The case of the day is Korea Deposit Insurance Corp. v. Suh (Cal. Ct. App. 2018). Tomato Savings Bank, a Korean bank, loaned ₩500 million to Debbie A. Suh. Suh failed to pay. The bank went bankrupt, and the KDIC was appointed trustee. It sued Suh in Korea on the loan. After a trial, the Korean court entered judgment for nearly ₩1 billion.

KDIC then sought recognition and enforcement of the judgment in the Riverside County (California) Superior Court—Suh was a US citizen residing in California. Suh’s evidence was that her father, who nominally was the guarantor of the loan, in fact had entered into the loan on her behalf without her knowledge and that he had kept all the proceeds.

The question was whether the KDIC had shown that the Korean judgment was final and conclusive in Korea. Apparently the KDIC failed to prove the relevant Korean law, either by offering expert testimony or by asking the court to take judicial notice. Thus the court reversed a lower court judgment recognizing the judgment.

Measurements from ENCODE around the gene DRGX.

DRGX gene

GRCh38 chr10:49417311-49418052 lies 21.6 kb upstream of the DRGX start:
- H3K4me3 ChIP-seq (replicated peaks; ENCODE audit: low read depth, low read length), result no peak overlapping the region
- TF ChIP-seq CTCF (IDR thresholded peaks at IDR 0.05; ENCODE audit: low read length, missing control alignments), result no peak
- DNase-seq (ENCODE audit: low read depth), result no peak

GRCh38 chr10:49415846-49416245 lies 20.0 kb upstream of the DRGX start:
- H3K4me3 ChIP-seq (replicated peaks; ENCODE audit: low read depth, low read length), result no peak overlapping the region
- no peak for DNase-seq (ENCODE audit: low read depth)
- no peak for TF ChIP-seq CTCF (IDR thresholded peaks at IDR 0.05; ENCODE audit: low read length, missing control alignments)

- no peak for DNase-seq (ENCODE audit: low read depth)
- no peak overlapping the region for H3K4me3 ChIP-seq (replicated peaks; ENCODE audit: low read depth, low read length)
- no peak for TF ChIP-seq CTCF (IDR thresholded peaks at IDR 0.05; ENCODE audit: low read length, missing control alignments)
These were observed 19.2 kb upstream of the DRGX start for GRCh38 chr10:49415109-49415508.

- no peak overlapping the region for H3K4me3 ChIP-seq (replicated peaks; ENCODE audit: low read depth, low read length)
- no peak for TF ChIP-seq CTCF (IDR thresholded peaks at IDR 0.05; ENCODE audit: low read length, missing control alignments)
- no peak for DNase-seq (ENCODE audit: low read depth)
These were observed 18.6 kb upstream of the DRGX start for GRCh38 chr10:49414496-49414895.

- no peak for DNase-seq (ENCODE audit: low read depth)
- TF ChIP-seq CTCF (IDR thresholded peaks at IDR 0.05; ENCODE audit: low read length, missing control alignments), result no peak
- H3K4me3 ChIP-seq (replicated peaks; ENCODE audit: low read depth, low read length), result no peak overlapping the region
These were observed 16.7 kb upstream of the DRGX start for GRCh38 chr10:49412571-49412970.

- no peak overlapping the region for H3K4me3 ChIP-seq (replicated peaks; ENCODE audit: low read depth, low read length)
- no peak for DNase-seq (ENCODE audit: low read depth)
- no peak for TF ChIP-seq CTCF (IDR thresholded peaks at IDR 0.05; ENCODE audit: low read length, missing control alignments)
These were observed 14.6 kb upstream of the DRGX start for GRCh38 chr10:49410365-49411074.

If indeed the KDIC failed to offer a real explanation of the relevant law, the failure was surprising and probably justified the appellate court’s ruling. But the court’s language, which treats the issue of Korean law as a question of fact that must be proved like any other fact, is concerning. It may be that California has simply not caught up in this area. But the modern trend, embodied in FRCP 44.1 and in many states’ rules, is to treat foreign law as a question of law, not fact. Of course, even treating the question as one of law, it’s incumbent on the party relying on foreign law to explain the foreign law to the court.